Sometime mid-June, my friend convinced me to sign up for a month of yoga. This was a huge deal. I had spent a very long time scoffing at women in yoga pants at the grocery store. I was pretty sure it was just a hipster fad, which meant it was 100% not for me.
But I had been running for six months, and I was becoming a bit disenchanted with it. I had pain in my hips and shins, and I started to feel like I needed something to supplement running, if for no other reason than to give my pedicures a fighting chance. I had some friends who were not hipsters but also really loved yoga, and invited me to come along for one Saturday morning class, just to see how I felt. With a promise of brunch to follow, I tagged along.
The class - hot yoga vinyasa flow - was a bit strange (who actually thinks that much about their breathing?!). The poses were foreign to my body and so much more difficult than I had anticipated. I spent a lot of time in child's pose, recuperating. Most significantly, I had never sweat so much in my life! But I left feeling challenged and energized.
I took the plunge and paid for a month of unlimited classes.
Just over a week later, I was I was five minutes in to a Yin class (Yin yoga is slow, deep stretching that lets you hold positions for much longer than you would in a flow class). My friend couldn't come with me, so I was going it alone for the first time.
I chose a spot in the corner of the room, and I was lying in supine butterfly. The room was almost entirely silent except for the unmistakeable sound of purposeful breathing you can only hear in a yoga class. The instructor swept in and asked that we remain in supine butterfly for a little while. "As you're breathing, let the floor take the entire weight of your body," he said. "Just completely release. Take stock of how your body is feeling. Take a minute to notice how this day has imprinted itself onto your legs and arms and feet. Let yourself be completely aware of your body."
It was that last sentence that triggered something in me. As my feet pressed gently together and my arms hung loosely by my sides, it occurred to me that this was the first time I had ever been completely aware of my body.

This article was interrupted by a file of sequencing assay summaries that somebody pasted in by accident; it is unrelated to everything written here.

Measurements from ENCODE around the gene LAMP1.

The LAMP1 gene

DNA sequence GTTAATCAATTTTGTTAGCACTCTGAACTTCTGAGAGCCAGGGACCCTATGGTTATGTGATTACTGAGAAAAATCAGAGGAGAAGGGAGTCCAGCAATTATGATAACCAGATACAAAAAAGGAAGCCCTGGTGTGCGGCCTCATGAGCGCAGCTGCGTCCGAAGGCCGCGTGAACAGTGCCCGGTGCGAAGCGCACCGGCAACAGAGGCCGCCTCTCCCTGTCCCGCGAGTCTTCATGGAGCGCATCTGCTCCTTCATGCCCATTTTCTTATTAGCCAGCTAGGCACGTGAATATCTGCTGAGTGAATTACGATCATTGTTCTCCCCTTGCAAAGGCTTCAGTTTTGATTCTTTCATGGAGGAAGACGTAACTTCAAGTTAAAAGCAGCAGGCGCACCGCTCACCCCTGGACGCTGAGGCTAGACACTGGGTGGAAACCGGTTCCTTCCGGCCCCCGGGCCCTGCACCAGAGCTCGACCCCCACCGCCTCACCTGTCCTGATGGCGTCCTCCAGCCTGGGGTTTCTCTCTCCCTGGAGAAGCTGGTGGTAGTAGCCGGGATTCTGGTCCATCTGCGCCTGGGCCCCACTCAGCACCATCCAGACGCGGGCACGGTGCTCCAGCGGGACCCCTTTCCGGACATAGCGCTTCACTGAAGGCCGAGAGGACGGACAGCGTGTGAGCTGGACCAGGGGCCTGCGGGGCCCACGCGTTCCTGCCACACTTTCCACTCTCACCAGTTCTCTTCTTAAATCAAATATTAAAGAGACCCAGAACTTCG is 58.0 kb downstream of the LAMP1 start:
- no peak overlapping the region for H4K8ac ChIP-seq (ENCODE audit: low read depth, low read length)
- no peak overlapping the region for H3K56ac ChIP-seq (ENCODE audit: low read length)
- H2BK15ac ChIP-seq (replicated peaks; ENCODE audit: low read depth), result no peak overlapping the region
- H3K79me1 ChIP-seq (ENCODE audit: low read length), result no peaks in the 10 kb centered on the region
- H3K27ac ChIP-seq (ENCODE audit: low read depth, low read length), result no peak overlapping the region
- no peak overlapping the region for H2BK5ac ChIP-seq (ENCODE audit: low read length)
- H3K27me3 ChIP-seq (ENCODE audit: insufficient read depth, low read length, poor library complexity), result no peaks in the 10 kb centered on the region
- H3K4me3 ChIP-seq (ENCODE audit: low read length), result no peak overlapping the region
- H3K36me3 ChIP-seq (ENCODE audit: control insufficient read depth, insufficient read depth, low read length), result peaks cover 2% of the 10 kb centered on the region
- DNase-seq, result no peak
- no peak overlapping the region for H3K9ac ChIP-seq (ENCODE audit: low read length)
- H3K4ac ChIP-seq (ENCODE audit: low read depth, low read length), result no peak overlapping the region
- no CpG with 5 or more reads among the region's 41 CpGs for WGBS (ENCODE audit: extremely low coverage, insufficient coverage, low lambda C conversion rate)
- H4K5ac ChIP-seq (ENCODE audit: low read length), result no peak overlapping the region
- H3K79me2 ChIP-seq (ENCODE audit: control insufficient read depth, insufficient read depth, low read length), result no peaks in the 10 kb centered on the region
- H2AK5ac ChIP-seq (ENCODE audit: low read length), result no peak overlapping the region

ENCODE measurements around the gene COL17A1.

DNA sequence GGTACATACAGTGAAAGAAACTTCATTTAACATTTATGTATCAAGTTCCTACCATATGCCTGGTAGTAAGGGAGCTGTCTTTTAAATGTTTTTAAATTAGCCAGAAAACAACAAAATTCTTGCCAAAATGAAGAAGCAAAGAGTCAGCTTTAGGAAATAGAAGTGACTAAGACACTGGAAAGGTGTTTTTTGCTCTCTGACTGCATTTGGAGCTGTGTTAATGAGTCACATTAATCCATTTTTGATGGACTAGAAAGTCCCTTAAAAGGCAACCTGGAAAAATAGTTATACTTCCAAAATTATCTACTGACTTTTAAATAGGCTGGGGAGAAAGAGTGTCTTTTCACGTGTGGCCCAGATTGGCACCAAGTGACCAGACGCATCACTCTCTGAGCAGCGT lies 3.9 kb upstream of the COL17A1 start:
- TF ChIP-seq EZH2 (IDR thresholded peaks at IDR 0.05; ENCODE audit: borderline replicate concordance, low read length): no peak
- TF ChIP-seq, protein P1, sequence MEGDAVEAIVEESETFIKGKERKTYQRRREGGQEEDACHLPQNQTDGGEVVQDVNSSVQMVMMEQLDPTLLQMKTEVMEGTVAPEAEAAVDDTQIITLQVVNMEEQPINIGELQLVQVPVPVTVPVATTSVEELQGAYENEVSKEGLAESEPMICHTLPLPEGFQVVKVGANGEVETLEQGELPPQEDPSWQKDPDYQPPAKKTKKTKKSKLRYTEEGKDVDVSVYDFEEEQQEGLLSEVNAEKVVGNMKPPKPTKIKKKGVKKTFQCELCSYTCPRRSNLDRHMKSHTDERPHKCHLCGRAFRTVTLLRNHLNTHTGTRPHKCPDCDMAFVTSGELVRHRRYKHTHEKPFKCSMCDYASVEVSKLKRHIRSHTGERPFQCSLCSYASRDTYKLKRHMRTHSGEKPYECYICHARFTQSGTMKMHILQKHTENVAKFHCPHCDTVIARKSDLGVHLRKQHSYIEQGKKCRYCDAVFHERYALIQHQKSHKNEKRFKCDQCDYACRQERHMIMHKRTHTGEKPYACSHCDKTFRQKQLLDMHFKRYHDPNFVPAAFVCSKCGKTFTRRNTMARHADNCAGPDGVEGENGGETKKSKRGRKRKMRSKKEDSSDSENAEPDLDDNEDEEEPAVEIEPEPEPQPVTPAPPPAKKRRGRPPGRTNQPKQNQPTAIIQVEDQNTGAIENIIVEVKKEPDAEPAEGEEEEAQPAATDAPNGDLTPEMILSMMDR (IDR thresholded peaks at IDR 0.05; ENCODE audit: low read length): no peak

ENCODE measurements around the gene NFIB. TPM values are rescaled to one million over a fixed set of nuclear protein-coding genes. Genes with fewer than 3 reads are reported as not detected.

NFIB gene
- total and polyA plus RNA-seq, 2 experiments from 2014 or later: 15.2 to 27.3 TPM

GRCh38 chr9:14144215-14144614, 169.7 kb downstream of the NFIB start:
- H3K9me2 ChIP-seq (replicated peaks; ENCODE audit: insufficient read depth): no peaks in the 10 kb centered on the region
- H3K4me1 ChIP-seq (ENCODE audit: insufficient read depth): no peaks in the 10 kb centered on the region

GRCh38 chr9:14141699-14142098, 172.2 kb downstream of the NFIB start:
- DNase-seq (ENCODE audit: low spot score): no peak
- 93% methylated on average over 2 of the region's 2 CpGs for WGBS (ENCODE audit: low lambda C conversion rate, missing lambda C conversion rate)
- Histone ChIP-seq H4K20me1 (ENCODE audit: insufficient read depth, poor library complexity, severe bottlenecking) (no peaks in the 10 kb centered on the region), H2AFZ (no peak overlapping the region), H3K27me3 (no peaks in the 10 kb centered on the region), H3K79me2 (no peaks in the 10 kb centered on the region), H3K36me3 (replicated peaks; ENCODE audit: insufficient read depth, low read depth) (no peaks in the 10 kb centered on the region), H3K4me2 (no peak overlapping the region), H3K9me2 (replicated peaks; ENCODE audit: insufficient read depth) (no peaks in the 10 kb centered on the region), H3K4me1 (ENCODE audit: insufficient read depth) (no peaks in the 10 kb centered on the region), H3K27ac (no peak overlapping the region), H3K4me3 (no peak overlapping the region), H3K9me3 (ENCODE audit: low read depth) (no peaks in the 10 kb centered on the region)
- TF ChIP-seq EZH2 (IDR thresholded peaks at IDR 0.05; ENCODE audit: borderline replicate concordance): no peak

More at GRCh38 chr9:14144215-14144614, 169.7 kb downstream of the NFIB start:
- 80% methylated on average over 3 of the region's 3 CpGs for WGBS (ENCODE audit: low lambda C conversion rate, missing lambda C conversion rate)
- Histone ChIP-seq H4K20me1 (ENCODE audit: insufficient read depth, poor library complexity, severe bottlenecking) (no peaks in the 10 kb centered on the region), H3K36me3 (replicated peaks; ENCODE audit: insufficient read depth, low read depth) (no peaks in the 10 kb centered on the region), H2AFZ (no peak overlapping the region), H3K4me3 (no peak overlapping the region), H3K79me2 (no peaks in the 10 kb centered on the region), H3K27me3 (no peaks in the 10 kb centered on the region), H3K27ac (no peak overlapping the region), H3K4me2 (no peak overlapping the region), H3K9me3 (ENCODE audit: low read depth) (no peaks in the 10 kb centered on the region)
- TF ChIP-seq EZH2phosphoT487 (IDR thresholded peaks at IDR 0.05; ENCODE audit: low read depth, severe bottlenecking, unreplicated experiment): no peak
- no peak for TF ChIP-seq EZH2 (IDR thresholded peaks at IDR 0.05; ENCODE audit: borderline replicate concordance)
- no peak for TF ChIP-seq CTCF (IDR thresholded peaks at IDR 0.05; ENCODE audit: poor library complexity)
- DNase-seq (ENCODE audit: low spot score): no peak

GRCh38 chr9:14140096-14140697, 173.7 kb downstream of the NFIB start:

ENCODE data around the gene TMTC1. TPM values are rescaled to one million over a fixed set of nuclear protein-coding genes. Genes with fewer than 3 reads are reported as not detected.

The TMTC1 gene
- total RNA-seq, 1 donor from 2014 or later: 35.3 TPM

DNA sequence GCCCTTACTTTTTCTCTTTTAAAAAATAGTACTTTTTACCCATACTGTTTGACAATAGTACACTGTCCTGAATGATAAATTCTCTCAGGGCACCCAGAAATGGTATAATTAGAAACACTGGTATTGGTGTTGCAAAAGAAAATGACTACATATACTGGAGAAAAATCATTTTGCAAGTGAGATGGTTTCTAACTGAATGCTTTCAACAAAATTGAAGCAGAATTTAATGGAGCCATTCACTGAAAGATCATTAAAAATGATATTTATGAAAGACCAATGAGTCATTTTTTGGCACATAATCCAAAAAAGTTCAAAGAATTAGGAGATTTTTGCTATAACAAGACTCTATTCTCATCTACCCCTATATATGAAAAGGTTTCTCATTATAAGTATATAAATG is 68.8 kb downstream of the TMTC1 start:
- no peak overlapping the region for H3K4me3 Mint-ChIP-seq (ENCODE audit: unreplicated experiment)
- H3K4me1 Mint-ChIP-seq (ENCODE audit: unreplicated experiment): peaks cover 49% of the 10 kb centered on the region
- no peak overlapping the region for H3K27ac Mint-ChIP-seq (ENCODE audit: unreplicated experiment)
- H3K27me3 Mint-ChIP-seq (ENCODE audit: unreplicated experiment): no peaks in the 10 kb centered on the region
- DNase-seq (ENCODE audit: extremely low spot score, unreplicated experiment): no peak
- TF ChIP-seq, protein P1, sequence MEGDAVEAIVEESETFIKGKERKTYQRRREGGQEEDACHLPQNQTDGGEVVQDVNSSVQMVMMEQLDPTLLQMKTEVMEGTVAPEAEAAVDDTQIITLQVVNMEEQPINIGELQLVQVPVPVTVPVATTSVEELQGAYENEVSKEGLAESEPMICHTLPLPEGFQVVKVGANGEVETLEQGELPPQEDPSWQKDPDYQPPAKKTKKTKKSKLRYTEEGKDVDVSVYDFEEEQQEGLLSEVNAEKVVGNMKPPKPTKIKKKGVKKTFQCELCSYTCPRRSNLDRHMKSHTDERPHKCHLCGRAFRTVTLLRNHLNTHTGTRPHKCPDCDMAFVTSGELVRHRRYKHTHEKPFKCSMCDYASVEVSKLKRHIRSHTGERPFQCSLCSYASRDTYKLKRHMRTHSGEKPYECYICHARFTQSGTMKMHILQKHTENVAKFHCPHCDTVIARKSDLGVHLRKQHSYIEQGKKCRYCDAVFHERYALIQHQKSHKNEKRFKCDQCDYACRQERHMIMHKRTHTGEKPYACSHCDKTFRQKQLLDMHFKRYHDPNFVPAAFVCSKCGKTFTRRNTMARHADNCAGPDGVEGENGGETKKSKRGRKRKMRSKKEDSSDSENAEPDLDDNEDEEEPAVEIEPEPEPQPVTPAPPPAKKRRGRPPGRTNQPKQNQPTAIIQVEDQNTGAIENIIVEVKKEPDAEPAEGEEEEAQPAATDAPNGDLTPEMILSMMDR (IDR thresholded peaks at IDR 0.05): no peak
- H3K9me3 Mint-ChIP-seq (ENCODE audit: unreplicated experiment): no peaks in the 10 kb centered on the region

As a woman, and especially as a fat woman, I have spent my entire life trying to make myself smaller. I have crossed my legs and squeezed myself as close to the corners of sofas as possible. I have worn undergarments that pull and suck and reduce. I have turned my breathing to shallow gulps; I have pressed myself against walls and chairs, I have interlocked and interlaced my limbs. I have tried to reduce myself. I have tried to make my body as close to invisible as possible.
All of this adjusting and compacting has left me grossly unaware of what space my body actually occupies. I know how I've tried to make it fit, but I have denied myself the freedom of simply being.
And lying on a rented mat in a hot room full of strangers, I was being invited to be aware of my body. Not so that I could reduce the amount of space I took up, but so that I could truly occupy the space my body needed. Just so I knew. Just so I understood my body better. Just so I was comfortable.
I had never been invited to be comfortable before.
I felt my body unclench. It was a tightness I'd become so familiar with that its release felt unfamiliar. My stomach grew to it's full size and my legs relaxed and my arms touched a lot of floor. Because they needed to. And I had the thought that this tension I'd been wrapping my body in was my apology. "Sorry, World. Sorry I am fat and female. I'm sorry I need so much space to live in. I will do my best to eliminate my hugeness. I will be uncomfortable so you don't have to."
That class was extraordinary, and I felt different as I left. I felt a renewed connection with the fat body that I had been at war with for 20 years. I felt challenged to awareness. I felt excited to start occupying the physical space I needed and not feel guilty.
I felt comfortable.